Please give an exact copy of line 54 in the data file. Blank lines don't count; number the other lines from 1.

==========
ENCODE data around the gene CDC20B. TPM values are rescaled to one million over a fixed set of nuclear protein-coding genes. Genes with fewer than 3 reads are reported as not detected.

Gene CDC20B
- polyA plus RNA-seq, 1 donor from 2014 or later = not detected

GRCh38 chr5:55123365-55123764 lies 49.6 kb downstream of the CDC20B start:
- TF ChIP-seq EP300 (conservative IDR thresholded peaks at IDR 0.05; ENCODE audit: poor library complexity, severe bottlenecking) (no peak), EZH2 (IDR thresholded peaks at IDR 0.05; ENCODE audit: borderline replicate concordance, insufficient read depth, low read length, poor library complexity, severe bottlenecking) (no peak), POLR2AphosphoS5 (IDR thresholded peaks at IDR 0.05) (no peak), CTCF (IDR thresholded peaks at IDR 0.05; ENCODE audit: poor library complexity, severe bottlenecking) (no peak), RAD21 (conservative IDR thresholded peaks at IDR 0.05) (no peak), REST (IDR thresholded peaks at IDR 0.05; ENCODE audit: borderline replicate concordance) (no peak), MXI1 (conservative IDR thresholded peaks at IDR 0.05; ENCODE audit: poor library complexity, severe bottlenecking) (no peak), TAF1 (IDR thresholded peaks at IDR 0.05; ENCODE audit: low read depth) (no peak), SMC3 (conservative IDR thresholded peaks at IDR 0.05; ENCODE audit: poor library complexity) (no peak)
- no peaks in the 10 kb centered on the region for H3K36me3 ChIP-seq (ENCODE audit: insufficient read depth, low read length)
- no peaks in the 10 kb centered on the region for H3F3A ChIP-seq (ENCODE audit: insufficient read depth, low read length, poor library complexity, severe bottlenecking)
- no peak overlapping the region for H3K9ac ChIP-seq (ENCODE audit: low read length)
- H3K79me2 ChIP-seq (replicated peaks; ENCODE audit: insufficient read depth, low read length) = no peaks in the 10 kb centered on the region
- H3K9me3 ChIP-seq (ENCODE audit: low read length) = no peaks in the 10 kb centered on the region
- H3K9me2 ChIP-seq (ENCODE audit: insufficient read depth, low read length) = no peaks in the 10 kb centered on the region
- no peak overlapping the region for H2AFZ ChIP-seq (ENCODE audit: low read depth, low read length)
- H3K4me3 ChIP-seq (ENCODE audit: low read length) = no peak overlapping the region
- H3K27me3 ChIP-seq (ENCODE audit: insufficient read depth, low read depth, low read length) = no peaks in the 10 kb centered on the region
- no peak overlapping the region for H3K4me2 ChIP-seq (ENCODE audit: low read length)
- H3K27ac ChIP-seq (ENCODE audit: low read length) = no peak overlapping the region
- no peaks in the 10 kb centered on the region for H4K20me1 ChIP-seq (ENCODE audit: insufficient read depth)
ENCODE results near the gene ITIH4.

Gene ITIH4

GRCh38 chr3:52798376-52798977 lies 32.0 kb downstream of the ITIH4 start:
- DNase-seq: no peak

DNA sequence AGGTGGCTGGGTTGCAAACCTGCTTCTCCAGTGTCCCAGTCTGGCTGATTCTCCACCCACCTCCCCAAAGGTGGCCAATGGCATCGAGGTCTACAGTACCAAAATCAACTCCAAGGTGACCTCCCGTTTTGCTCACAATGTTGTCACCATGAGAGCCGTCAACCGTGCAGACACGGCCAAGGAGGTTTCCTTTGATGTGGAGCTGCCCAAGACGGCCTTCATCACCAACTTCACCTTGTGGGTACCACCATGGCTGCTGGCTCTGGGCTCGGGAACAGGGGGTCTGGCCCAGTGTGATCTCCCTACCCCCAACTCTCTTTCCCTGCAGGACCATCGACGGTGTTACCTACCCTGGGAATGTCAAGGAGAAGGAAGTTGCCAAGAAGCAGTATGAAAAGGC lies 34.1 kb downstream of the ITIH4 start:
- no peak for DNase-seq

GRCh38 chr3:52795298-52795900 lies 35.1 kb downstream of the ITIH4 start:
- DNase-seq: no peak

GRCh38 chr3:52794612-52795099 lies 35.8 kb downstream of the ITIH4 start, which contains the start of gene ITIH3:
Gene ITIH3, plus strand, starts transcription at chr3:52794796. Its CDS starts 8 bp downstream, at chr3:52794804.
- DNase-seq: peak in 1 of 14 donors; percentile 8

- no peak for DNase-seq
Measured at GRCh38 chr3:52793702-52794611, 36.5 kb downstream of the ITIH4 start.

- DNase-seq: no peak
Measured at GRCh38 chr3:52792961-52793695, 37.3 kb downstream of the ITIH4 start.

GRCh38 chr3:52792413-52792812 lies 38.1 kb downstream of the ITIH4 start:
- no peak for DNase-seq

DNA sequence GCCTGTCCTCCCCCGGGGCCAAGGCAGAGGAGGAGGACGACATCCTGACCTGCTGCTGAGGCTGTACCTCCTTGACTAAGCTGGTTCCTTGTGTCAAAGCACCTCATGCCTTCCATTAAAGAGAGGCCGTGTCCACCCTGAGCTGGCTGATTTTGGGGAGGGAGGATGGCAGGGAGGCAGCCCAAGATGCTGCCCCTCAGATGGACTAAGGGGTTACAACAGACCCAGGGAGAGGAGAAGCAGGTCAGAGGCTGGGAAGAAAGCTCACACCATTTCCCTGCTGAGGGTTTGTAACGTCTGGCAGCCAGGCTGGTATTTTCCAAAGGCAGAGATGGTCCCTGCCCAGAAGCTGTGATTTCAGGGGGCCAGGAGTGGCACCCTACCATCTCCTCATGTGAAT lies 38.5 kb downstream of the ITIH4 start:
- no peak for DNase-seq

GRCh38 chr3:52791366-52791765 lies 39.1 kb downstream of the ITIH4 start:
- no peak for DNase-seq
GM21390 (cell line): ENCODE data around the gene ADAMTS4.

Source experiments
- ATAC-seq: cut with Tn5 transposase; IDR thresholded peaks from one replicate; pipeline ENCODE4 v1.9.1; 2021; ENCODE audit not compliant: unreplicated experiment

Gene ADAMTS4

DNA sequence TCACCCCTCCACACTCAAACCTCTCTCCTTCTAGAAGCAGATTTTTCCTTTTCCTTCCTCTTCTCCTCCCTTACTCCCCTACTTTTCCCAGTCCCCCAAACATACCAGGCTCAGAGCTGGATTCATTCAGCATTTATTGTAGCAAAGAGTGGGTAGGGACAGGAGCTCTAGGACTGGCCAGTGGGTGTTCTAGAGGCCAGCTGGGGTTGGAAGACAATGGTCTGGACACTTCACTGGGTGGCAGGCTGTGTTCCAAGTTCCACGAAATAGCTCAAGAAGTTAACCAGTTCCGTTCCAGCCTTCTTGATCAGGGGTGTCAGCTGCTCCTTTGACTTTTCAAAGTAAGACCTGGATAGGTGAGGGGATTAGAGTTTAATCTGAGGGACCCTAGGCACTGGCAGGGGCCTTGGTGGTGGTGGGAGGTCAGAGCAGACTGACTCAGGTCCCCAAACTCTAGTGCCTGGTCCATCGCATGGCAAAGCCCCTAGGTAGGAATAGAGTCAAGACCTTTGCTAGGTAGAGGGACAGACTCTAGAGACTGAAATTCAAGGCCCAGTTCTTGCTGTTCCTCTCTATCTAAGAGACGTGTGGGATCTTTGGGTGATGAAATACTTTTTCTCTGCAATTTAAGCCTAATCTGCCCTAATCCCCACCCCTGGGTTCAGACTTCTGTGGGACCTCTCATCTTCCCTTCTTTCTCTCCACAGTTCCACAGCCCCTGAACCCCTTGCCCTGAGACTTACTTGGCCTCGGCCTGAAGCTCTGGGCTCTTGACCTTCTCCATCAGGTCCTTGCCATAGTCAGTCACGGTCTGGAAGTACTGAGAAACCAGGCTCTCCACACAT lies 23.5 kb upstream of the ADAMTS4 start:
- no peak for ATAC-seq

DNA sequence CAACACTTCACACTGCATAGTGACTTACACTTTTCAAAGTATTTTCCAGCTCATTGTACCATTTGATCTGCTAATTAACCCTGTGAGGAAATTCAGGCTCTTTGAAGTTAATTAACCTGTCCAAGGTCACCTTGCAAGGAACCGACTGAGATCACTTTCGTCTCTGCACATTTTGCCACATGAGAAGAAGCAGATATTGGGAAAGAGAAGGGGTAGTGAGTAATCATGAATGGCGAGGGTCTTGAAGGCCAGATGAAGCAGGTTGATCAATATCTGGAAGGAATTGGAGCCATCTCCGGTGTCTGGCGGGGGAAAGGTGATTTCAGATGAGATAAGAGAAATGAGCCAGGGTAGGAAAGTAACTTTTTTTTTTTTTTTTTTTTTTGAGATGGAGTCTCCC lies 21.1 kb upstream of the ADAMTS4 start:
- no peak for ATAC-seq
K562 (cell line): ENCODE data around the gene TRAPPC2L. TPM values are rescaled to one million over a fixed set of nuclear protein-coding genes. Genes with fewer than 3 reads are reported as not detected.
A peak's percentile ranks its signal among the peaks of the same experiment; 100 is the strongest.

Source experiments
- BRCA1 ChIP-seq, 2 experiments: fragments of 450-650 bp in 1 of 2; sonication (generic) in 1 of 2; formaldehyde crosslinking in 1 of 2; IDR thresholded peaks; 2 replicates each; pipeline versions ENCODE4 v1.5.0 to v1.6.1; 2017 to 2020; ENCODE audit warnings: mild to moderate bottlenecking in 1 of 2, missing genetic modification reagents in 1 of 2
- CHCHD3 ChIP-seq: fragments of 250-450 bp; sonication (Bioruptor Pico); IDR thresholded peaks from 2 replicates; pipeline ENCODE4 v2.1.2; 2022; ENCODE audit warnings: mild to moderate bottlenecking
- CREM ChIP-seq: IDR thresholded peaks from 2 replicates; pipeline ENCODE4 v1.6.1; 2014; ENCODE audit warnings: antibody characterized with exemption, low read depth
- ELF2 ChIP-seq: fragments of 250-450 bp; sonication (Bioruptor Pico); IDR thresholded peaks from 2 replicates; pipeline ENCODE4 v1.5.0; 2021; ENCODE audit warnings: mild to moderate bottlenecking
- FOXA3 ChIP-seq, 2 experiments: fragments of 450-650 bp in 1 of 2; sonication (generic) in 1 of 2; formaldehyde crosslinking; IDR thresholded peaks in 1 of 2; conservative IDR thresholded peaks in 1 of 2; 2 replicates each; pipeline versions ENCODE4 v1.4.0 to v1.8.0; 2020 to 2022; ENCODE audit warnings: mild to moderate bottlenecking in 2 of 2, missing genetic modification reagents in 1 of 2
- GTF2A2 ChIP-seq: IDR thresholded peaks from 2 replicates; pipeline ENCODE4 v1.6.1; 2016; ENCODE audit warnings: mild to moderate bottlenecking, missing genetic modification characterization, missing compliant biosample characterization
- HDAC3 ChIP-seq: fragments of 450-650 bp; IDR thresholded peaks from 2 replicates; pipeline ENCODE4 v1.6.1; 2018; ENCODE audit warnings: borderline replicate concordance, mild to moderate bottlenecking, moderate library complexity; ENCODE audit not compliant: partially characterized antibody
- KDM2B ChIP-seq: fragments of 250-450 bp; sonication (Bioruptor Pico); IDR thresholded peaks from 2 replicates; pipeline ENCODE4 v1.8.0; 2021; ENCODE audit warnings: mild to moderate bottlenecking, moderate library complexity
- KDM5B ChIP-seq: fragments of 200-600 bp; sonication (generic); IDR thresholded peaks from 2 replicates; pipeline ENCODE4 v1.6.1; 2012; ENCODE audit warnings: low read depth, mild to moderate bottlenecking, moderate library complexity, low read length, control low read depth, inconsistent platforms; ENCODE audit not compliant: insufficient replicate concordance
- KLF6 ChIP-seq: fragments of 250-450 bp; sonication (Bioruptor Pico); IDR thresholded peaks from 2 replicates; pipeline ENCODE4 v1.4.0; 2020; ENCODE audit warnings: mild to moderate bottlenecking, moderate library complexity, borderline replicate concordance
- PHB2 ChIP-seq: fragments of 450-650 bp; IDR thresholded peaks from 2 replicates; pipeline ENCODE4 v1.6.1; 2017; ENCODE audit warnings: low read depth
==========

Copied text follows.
- FOXA3 ChIP-seq, 2 experiments: fragments of 450-650 bp in 1 of 2; sonication (generic) in 1 of 2; formaldehyde crosslinking; IDR thresholded peaks in 1 of 2; conservative IDR thresholded peaks in 1 of 2; 2 replicates each; pipeline versions ENCODE4 v1.4.0 to v1.8.0; 2020 to 2022; ENCODE audit warnings: mild to moderate bottlenecking in 2 of 2, missing genetic modification reagents in 1 of 2